This definition reflects how deeply rooted this desire for money and status is in Lily.
She cannot confine herself to the artificial behavior of the upper-class women, she cannot settle on a marriage that isn’t the best, and she cannot decide between the happiness of true love and the happiness of wealth.
Unfortunately, just as society is at this moment turning “its illuminated face” to her, it will also continue to revolve, taking its glorious light elsewhere and leaving Lily in the dark.
This decision makes her feel as though she is in control and winning the game of manipulation and artifice that is upper class socializing.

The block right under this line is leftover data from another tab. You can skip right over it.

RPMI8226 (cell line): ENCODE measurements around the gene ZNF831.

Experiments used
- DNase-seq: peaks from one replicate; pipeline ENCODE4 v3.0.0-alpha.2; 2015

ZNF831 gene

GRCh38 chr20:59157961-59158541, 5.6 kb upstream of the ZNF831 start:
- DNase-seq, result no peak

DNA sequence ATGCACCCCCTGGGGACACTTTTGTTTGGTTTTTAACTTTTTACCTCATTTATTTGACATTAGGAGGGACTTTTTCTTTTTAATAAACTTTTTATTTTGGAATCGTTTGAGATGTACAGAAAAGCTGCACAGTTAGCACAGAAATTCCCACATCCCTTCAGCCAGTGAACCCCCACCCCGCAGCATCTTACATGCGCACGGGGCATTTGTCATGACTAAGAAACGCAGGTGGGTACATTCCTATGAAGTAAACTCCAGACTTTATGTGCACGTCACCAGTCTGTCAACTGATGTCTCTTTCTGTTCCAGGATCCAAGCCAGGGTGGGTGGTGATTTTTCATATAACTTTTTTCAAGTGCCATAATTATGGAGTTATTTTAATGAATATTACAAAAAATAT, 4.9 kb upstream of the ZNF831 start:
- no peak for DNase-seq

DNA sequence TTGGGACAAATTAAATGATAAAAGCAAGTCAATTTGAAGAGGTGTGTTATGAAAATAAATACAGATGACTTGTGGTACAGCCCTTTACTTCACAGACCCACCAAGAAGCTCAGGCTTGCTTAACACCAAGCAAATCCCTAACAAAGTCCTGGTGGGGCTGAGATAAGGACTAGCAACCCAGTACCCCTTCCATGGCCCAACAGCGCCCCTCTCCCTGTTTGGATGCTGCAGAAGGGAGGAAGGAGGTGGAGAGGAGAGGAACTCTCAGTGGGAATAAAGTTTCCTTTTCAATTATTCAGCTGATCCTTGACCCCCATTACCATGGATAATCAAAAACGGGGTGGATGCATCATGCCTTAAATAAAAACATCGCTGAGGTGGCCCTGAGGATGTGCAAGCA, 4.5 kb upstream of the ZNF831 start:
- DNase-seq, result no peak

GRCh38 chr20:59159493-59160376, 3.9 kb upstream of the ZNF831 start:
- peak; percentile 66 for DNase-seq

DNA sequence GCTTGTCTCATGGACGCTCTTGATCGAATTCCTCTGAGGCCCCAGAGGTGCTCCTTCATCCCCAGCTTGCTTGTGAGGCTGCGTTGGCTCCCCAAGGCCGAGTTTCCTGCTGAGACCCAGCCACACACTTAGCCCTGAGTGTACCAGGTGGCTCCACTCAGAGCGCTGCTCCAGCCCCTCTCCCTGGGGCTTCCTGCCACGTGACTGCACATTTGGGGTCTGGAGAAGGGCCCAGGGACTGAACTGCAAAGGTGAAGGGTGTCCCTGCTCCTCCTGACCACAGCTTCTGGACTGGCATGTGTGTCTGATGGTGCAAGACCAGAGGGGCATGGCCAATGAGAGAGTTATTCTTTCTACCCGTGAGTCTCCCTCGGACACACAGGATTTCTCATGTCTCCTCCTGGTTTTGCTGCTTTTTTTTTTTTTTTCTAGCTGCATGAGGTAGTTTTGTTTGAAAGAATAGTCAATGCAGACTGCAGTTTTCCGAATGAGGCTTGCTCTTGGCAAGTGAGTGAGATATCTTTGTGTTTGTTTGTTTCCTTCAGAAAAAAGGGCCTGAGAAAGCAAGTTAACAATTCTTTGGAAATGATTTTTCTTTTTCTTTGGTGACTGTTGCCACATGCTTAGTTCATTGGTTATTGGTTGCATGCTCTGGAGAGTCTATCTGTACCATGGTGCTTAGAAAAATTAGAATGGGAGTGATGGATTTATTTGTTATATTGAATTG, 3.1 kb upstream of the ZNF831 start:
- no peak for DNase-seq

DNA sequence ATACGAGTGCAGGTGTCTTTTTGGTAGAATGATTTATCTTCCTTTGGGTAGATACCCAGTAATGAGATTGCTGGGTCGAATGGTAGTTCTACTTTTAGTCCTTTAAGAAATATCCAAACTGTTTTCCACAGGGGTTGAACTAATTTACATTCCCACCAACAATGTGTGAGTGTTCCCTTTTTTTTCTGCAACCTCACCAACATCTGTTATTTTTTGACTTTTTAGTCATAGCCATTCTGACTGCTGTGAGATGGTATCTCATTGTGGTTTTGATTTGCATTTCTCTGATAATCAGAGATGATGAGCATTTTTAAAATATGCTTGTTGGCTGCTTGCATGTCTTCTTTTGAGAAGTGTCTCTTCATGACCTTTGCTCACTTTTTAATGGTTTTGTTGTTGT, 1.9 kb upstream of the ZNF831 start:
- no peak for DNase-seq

Also, it is appropriate that Selden, who opened the novel by observing Lily from across the train station, finish the novel observing her even more intimately, but with just as many questions in his mind.
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This comment appears late in Book Two, after Lily has been sinking lower and lower into poverty and despair.
She sits at Gerty’s table, talking about two other women who have found themselves penniless, and begins to see the parallels to her own situation.